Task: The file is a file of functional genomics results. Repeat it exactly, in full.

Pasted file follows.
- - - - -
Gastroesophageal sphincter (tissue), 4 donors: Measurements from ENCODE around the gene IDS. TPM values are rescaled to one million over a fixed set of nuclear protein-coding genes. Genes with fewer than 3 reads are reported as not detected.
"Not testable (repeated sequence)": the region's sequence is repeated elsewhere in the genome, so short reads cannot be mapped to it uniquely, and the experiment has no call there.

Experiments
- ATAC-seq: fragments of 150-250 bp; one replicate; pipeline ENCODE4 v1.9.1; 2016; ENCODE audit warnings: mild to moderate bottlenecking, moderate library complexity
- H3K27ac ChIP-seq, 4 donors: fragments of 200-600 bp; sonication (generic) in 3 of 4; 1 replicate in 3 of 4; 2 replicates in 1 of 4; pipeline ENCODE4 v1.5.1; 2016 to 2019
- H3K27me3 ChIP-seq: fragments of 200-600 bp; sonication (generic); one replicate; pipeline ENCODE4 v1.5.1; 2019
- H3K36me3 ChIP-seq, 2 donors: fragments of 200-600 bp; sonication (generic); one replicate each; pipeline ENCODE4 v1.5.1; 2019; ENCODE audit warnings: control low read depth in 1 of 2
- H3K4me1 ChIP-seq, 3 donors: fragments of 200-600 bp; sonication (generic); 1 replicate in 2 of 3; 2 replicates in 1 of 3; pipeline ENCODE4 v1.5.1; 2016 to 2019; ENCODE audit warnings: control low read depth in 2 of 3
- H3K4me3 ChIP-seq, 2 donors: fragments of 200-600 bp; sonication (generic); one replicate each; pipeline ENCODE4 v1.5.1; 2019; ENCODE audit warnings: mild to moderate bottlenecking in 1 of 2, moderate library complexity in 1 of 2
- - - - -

Gastroesophageal sphincter (tissue), 4 donors: Measurements from ENCODE around the gene IDS. TPM values are rescaled to one million over a fixed set of nuclear protein-coding genes. Genes with fewer than 3 reads are reported as not detected.
"Not testable (repeated sequence)": the region's sequence is repeated elsewhere in the genome, so short reads cannot be mapped to it uniquely, and the experiment has no call there.

Experiments
- ATAC-seq: fragments of 150-250 bp; one replicate; pipeline ENCODE4 v1.9.1; 2016; ENCODE audit warnings: mild to moderate bottlenecking, moderate library complexity
- H3K27ac ChIP-seq, 4 donors: fragments of 200-600 bp; sonication (generic) in 3 of 4; 1 replicate in 3 of 4; 2 replicates in 1 of 4; pipeline ENCODE4 v1.5.1; 2016 to 2019
- H3K27me3 ChIP-seq: fragments of 200-600 bp; sonication (generic); one replicate; pipeline ENCODE4 v1.5.1; 2019
- H3K36me3 ChIP-seq, 2 donors: fragments of 200-600 bp; sonication (generic); one replicate each; pipeline ENCODE4 v1.5.1; 2019; ENCODE audit warnings: control low read depth in 1 of 2
- H3K4me1 ChIP-seq, 3 donors: fragments of 200-600 bp; sonication (generic); 1 replicate in 2 of 3; 2 replicates in 1 of 3; pipeline ENCODE4 v1.5.1; 2016 to 2019; ENCODE audit warnings: control low read depth in 2 of 3
- H3K4me3 ChIP-seq, 2 donors: fragments of 200-600 bp; sonication (generic); one replicate each; pipeline ENCODE4 v1.5.1; 2019; ENCODE audit warnings: mild to moderate bottlenecking in 1 of 2, moderate library complexity in 1 of 2